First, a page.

Saturday, August 15, 2009

I think the hardest part of writing is revising

And by that I mean the following: A novelist has to create the piece of marble and then chip away to find the figure in it. Chaim Potok

This is so where I am right now! I came up with a(n almost) finished first draft of a new story. Even have an awesome title already laid out. I brainstormed with my buddy and now- now! It’s not coming out like I want it to. I have my marble, I do! But I just can’t see the figure in it!

So what do you do? When you’re stuck and for the life of you can’t figure out how to turn your block into a beautifully sculpted piece of art? Share. Please. I need to know I’m not alone.

Tuesday, August 11, 2009

The first draft is the skeleton...

" --just bare bones. It's like the very first rehearsal of a play, where the director moves the actors around mechanically to get a feel of the action. Characters talk without expression. In the second draft, I know where my characters are going, just as the director knows where his actors will move on the stage. But it's still rough and a little painful to read. By the third draft, the whole thing is taking shape. I have enough glimmers from the second draft to know exactly what I want to say. There may be two or three more drafts after the third to polish it up. But the third is the one where it all comes together for me."
Phyllis Reynolds Naylor author of Shiloh.

I’m working on a scene that’s held me up. On my YA novel, my main character, Diane is being enrolled in school. She’s in the front office. But the scene is missing something. I have the bare bones- Diane, her foster mother, the dean, and a really cute burn out. But it doesn’t shine. It lacks some muscle.

Bones are the structure. The body’s support, but our muscles make us move. For a story those muscles are the description.
If you’re anything like me, you might be description disabled. I have the hardest time translating the setting that I see so clearly in my head to the page. Well have no fear the Bookshelf Muse is here. This is a wonderful site that has soooo much help for description. Take a peek and explore. Tell me what you think.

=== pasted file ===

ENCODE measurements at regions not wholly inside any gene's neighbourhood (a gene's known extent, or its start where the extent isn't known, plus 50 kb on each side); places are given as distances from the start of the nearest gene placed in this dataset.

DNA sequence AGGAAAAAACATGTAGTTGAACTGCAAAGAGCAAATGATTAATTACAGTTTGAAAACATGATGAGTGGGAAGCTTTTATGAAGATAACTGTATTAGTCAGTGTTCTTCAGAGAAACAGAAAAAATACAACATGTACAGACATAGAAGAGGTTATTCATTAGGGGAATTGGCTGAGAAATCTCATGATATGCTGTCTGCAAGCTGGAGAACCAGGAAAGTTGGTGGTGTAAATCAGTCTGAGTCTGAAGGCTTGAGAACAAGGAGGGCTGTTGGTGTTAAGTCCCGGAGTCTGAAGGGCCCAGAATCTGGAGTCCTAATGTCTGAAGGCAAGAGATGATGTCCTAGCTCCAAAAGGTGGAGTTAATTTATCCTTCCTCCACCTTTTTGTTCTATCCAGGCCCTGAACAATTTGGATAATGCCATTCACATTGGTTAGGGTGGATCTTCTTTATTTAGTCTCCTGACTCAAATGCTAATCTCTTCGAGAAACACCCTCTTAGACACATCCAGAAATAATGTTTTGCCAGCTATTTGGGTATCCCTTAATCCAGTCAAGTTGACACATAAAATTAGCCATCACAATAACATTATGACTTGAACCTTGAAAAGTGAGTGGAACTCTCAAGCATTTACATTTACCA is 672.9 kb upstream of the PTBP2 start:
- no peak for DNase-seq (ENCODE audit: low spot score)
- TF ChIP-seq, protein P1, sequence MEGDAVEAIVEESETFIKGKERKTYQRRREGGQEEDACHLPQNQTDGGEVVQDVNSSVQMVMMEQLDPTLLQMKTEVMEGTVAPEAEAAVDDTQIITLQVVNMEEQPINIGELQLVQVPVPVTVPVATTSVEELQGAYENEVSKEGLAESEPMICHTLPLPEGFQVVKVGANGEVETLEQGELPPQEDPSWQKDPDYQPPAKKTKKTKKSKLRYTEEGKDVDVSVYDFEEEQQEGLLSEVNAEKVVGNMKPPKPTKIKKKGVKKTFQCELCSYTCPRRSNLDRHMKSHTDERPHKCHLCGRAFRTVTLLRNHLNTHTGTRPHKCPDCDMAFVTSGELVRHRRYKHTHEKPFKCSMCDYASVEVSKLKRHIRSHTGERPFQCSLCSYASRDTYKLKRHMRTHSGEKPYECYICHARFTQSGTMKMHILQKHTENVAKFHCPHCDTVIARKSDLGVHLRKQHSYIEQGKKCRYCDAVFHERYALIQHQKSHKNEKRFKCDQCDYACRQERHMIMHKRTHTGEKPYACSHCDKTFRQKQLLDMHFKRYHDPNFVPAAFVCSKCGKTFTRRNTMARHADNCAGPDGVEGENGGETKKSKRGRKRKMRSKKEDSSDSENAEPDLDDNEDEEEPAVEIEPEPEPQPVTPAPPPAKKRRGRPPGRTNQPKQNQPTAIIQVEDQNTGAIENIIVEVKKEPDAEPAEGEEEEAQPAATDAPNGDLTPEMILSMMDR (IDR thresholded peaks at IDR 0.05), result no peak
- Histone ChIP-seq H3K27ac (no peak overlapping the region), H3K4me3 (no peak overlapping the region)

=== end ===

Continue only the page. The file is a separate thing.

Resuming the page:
This week our assignment is to find a scene, passage, paragraph that can be strengthened by adding or deepening descriptions. Then post it here so we can look at it. Do a before and an after.

Saturday, July 25, 2009

"Some of the best writing comes when you rehash.

It's in the retelling of stories that the improvement comes. I compare it to preparing a lens for a telescope. For months, all you're doing is grinding it into the generalized shape of what a lens should be. Once the rough-cut bowl is formed, it's not going to reflect an image. In writing you can have your skeleton, you're structure, but it doesn't reflect. The reflection comes in the polish. What a person will see, what a person will feel, comes in the polish. When you finish polishing your writing, it forms the image you're trying to create." By Donald Perry, free lance writer and author of Above the Jungle Floor

I got some pretty hard news today, a story I submitted got rejected. I got lots of feedback about what was wrong with it. All the comments were true- even if they hurt- but the editor made valid points.

I walked around in a depressed sort of funk, but after being yelled at (thanks Dixie) I realized that either I could give up or learn from this rejection and improve my craft. And after some thought, that is what the goal of this blog is after all. Telling a story, for me is the easy part (okay not the slaving over the computer for months and writing 100K words- but the getting the idea.) I love the spark of a new idea, but it's the grinding and the sanding and polishing (you know the WORK) that turns a whimsical idea in a writer's brain into a well crafted story.

The idea in my head needs (and quite frankly deserves) to reflect a greater image that can touch another person. That is my goal.

What's yours?

Friday, July 24, 2009

"Revision is one of the exquisite pleasures of writing…." Bernard Malamud

I have no idea what Mr. Malamud is talking about. But I need to find out! I love telling stories and I love writing them down. I'm a pantser, so finding out what happens each scene drives me to finish a story.

But what is holding me up- REVISIONS!!!!

I have several completed manuscripts that I need to do something with! I want to be a writer and being published is a huge part of that. Unfortunately, no matter how good a story is (and I think they're good.) Each manuscript NEEDS to be revised and polished to make them shine so they can find their way out of the slush pile (that is after I submit it) and into the hands of a wonderful agent.

I know the perfect agent is waiting out there for me, but she won't ever know she wants to represent me if I don't submit. I can't to submit until I revise.

Which brings me back to Mr. Malamud. (One of the great Jewish American authors of the 20th century.) He said, "I write a book or a short story three times. Once to understand her, the second time to improve her prose, and a third to compel her to say what it still must say."

So the object of this blog is learn how to love revising. Join me on my journey as I learn and share how to revise a story to make it say what it must!